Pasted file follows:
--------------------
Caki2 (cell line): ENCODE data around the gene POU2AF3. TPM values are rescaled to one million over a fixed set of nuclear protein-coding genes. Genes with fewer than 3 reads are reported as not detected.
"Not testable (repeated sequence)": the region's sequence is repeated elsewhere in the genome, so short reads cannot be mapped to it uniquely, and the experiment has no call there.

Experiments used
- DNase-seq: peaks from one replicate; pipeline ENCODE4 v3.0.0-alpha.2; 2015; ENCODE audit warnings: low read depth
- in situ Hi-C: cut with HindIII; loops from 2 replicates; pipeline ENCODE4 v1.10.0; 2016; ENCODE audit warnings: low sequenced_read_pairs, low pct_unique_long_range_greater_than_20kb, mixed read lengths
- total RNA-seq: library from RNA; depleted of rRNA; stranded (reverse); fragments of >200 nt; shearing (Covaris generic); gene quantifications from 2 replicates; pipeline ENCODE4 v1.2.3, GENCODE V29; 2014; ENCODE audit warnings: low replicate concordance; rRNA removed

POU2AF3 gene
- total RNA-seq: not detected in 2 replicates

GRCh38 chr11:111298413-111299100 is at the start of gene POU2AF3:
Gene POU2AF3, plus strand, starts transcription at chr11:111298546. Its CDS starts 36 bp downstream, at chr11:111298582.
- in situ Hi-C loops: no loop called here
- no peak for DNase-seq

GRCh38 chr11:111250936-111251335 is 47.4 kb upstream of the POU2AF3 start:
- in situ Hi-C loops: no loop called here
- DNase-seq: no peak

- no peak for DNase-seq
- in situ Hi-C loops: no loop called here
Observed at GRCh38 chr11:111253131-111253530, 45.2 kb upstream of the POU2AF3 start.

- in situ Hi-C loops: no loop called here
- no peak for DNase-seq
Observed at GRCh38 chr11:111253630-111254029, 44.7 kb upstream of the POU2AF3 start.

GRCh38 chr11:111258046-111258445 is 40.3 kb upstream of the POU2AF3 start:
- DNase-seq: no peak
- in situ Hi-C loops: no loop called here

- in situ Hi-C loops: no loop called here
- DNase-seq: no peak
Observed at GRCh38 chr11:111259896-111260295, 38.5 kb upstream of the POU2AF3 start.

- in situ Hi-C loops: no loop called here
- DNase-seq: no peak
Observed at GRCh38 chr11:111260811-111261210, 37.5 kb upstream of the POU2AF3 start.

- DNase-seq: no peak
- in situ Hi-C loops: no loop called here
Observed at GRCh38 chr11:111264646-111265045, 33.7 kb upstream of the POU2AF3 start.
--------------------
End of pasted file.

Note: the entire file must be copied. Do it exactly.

Caki2 (cell line): ENCODE data around the gene POU2AF3. TPM values are rescaled to one million over a fixed set of nuclear protein-coding genes. Genes with fewer than 3 reads are reported as not detected.
"Not testable (repeated sequence)": the region's sequence is repeated elsewhere in the genome, so short reads cannot be mapped to it uniquely, and the experiment has no call there.

Experiments used
- DNase-seq: peaks from one replicate; pipeline ENCODE4 v3.0.0-alpha.2; 2015; ENCODE audit warnings: low read depth
- in situ Hi-C: cut with HindIII; loops from 2 replicates; pipeline ENCODE4 v1.10.0; 2016; ENCODE audit warnings: low sequenced_read_pairs, low pct_unique_long_range_greater_than_20kb, mixed read lengths
- total RNA-seq: library from RNA; depleted of rRNA; stranded (reverse); fragments of >200 nt; shearing (Covaris generic); gene quantifications from 2 replicates; pipeline ENCODE4 v1.2.3, GENCODE V29; 2014; ENCODE audit warnings: low replicate concordance; rRNA removed

POU2AF3 gene
- total RNA-seq: not detected in 2 replicates

GRCh38 chr11:111298413-111299100 is at the start of gene POU2AF3:
Gene POU2AF3, plus strand, starts transcription at chr11:111298546. Its CDS starts 36 bp downstream, at chr11:111298582.
- in situ Hi-C loops: no loop called here
- no peak for DNase-seq

GRCh38 chr11:111250936-111251335 is 47.4 kb upstream of the POU2AF3 start:
- in situ Hi-C loops: no loop called here
- DNase-seq: no peak

- no peak for DNase-seq
- in situ Hi-C loops: no loop called here
Observed at GRCh38 chr11:111253131-111253530, 45.2 kb upstream of the POU2AF3 start.

- in situ Hi-C loops: no loop called here
- no peak for DNase-seq
Observed at GRCh38 chr11:111253630-111254029, 44.7 kb upstream of the POU2AF3 start.

GRCh38 chr11:111258046-111258445 is 40.3 kb upstream of the POU2AF3 start:
- DNase-seq: no peak
- in situ Hi-C loops: no loop called here

- in situ Hi-C loops: no loop called here
- DNase-seq: no peak
Observed at GRCh38 chr11:111259896-111260295, 38.5 kb upstream of the POU2AF3 start.

- in situ Hi-C loops: no loop called here
- DNase-seq: no peak
Observed at GRCh38 chr11:111260811-111261210, 37.5 kb upstream of the POU2AF3 start.

- DNase-seq: no peak
- in situ Hi-C loops: no loop called here
Observed at GRCh38 chr11:111264646-111265045, 33.7 kb upstream of the POU2AF3 start.